Each year the tax code changes, so you should retain a professional to help you, especially if you have a business. However, even accountants can make mistakes and you might find yourself in need of a tax attorney. You may also wish to consult a tax attorney on major life changes, such as selling a house, getting divorced, short selling a house, or if you have questions about claiming payments such as alimony, lottery wins and other payments. Additionally, deductions may change from year to year. To avoid overpaying taxes, you should know which deductions you should take.

State Sales Taxes

As of 2015, Congress made the sales tax deduction permanent. However, you may choose to deduct sales tax or state income tax, whichever best benefits you. However, many states don’t charge a state income tax, so you’ll only have the ‘choice’ of the sales tax. The IRS uses a table to show how much people in different states are allowed to deduct for sales tax; however, if you bought a big-ticket item, you may add that to what the IRS allows.

Medical and Dental Expenses

Dental and medical expenses may be deducted, but only if you meet certain criteria. The medical expenses for your spouse, dependents and yourself must be more than 10 percent of your adjusted gross income. If you or your spouse are over the age of 65, the expenses must exceed 7.5 percent of your adjusted gross income. If your medical expenses are less than either threshold, you will not be able to use them as a deduction.

Tax Prep Fees

If you pay someone to do your taxes, that amount, if it is more than 2 percent of your adjusted gross income, is deductible. You may also include electronic filing fees.

Charitable Deductions

It’s easy to remember to deduct large charitable gifts that you made using a check or a payroll deduction, but you might forget about some of those smaller out-of-pocket gifts. Those smaller charitable gifts add up, too. Don’t forget things such as ingredients for a dish you made for the soup kitchen, the clothing you donated or the stamps you used to mail out your child’s school fundraiser information.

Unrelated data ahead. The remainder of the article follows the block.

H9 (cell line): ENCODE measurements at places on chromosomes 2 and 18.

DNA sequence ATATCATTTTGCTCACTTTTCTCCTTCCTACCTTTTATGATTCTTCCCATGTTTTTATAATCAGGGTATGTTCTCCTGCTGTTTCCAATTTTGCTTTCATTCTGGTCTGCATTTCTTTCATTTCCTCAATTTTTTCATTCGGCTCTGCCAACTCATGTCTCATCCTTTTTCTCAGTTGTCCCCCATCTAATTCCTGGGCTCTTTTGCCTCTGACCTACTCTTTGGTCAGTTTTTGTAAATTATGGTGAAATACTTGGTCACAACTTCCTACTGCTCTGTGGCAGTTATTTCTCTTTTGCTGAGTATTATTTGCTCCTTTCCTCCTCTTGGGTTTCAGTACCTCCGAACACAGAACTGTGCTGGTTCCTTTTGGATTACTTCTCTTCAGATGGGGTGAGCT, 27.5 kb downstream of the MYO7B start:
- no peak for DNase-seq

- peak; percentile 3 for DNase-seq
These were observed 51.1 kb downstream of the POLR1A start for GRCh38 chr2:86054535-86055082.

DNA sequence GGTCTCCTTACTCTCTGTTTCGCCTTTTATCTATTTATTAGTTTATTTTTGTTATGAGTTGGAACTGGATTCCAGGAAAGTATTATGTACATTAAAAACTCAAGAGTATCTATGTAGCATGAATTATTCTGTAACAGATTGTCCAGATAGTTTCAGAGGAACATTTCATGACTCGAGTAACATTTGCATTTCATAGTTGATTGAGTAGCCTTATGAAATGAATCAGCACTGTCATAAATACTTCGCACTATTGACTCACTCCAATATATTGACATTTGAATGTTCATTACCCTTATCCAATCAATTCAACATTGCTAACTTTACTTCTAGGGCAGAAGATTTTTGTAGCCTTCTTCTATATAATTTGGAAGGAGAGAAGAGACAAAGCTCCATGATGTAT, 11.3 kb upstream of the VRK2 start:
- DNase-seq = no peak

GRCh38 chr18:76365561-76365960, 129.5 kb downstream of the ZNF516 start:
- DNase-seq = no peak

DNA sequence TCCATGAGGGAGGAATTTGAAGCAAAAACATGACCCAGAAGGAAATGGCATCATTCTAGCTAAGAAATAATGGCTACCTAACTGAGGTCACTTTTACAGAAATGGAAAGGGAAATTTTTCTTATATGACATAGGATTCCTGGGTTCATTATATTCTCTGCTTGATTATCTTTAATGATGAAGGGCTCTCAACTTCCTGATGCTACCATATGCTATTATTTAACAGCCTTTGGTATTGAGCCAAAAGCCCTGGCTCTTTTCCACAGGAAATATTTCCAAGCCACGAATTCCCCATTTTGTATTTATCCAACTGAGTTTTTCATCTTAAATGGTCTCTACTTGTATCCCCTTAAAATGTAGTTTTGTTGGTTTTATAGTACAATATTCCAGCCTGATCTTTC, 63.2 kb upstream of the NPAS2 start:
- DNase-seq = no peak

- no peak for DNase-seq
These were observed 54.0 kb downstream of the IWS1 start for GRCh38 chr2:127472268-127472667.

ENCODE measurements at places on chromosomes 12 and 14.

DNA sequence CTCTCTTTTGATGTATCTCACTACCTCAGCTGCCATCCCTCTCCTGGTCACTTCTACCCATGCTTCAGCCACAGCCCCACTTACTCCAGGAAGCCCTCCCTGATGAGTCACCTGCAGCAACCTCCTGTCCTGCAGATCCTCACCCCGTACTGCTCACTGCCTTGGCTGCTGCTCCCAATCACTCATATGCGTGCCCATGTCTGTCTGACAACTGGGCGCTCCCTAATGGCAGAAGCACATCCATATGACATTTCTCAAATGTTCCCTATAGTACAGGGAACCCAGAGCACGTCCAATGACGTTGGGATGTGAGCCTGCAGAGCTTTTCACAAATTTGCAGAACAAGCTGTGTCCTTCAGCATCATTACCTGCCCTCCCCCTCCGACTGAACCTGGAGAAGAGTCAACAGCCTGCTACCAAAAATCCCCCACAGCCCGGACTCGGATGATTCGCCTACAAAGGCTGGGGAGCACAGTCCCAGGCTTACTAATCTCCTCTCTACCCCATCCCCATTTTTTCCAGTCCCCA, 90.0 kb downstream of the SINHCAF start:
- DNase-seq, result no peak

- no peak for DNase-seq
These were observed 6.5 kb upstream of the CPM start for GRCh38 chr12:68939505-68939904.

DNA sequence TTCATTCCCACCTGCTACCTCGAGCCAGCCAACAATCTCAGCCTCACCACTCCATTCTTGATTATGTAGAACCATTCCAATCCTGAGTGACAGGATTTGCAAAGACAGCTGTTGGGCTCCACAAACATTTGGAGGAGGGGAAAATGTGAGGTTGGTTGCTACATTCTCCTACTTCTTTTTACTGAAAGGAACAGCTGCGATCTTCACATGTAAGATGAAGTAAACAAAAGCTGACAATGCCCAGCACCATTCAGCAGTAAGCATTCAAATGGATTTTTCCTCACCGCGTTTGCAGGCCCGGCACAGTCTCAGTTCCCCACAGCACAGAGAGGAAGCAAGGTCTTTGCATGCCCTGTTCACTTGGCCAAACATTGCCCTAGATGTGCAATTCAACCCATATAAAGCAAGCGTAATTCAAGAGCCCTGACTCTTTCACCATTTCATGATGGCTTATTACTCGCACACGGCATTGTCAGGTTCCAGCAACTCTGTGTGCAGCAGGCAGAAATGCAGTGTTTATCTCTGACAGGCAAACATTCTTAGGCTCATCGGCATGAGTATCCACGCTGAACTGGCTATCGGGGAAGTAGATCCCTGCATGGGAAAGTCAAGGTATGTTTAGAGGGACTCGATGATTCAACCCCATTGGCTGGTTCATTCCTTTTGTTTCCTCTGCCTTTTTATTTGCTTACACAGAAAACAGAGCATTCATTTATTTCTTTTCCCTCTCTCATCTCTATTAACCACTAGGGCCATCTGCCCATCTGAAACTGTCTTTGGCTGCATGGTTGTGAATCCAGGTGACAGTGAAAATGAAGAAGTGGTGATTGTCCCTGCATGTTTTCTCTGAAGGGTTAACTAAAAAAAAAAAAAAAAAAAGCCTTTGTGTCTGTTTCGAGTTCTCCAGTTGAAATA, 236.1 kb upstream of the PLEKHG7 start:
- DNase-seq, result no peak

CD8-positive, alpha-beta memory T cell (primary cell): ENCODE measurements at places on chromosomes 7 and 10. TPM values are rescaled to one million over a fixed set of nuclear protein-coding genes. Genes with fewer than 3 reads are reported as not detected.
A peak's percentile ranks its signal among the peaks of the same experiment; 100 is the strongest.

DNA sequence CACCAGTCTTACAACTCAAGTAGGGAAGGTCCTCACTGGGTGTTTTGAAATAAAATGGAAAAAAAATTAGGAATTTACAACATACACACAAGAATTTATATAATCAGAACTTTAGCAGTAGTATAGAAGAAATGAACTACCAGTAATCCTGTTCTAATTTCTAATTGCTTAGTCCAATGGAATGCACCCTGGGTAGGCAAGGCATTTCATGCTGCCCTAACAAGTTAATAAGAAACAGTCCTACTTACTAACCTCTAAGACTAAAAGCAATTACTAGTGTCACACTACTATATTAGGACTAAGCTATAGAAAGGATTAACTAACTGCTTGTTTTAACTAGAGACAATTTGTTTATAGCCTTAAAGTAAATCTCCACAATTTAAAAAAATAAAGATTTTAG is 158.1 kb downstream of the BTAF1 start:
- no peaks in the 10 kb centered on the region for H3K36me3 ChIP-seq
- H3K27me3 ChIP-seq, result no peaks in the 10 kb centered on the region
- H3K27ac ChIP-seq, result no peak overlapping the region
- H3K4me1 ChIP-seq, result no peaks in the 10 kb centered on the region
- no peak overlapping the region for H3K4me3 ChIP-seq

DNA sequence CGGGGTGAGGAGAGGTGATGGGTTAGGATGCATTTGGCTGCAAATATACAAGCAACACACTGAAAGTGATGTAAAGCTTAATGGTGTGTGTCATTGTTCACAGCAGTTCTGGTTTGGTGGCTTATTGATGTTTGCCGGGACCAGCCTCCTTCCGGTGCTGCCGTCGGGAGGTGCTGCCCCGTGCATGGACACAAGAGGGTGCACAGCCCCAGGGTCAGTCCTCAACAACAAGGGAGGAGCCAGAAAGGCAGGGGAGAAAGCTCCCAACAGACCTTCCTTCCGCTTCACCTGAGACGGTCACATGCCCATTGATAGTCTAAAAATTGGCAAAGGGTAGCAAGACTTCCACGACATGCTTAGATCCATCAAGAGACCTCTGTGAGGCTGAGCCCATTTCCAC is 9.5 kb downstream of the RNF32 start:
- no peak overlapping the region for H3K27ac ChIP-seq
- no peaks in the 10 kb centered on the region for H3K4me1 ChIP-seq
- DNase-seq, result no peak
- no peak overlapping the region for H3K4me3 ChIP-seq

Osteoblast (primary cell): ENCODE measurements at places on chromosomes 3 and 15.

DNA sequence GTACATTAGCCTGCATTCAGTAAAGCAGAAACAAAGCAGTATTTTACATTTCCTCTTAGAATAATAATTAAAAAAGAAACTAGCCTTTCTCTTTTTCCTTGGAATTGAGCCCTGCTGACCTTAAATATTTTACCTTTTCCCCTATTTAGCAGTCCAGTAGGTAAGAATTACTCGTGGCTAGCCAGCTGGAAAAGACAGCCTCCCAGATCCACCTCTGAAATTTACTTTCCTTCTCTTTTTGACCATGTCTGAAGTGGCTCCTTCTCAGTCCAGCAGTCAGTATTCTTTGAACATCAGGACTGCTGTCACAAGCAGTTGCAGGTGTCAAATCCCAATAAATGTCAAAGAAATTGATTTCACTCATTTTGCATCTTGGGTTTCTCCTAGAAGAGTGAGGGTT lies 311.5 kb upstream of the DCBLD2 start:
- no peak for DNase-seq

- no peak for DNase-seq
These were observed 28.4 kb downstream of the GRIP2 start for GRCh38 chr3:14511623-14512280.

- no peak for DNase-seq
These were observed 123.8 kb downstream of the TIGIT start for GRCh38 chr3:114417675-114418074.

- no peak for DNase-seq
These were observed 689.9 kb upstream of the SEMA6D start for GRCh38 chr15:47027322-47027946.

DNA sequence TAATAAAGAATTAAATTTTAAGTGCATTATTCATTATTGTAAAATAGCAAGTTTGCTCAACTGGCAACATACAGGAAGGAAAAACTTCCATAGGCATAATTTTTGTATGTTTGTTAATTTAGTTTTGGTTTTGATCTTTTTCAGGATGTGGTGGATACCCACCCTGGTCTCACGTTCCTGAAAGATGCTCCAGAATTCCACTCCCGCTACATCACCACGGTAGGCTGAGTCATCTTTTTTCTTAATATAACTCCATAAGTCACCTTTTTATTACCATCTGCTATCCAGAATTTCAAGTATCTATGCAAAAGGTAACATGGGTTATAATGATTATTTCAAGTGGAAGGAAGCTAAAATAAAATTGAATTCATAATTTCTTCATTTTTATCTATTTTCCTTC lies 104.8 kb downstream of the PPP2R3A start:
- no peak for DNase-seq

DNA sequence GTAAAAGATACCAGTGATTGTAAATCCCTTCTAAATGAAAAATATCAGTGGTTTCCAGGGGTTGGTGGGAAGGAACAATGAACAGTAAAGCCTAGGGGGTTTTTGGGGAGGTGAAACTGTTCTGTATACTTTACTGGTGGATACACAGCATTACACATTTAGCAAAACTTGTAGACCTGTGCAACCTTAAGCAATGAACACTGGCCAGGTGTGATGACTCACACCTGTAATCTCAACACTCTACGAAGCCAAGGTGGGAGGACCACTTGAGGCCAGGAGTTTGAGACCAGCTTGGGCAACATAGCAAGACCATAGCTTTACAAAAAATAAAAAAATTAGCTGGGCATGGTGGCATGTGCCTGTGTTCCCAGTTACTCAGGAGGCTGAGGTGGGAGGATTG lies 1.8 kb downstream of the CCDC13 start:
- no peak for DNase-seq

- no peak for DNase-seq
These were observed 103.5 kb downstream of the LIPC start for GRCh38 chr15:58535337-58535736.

Home Renovations

Most home renovations are not deductible. However, if the improvements are for medical reasons, such as a wheelchair ramp or lower cabinets, those are deductible as medical expenses. If the renovations are made to increase the value of your home, you won’t be able to deduct them.

Student Loan Interest

Even if your parents pay back student loans, the child is entitled to claim the interest as a deduction, as long as the child is not a dependent on his or her parents’ tax return. Up to $2,500 is deductible, and it doesn’t have to be itemized. Since the parents are not liable for the debt, even though they may be paying it, the child is responsible for the debt, and is the one who is entitled to claim the deduction.

Mortgage Insurance Premiums, Interest and Points

If your mortgage insurance policy is from 2007 or later, you may qualify for a deduction for the premiums. This deduction did end in 2016. You may be able to go back and amend your tax returns for earlier years to claim this deduction.


In most cases, you are also eligible to deduct the interest you pay on your mortgage loan, as long as the interest is $1 million or less. However, married couples filing separately may only claim up to $500,000.

And, if you paid points when you first bought your home, you may be eligible to deduct those points all at once. However, if you just refinanced, the points are deductible over the life of the loan. If the loan is a 30-year mortgage, you would deduct 1/30th of the points each year for 30 years. It may not seem like much; however, every little bit helps. Once you sell the house or refinance it again, you are able to deduct the rest of the points.

Contact France Law Firm

If you have tax questions or concerns, contact France Law Firm to set up a consultation to learn more about your tax situation.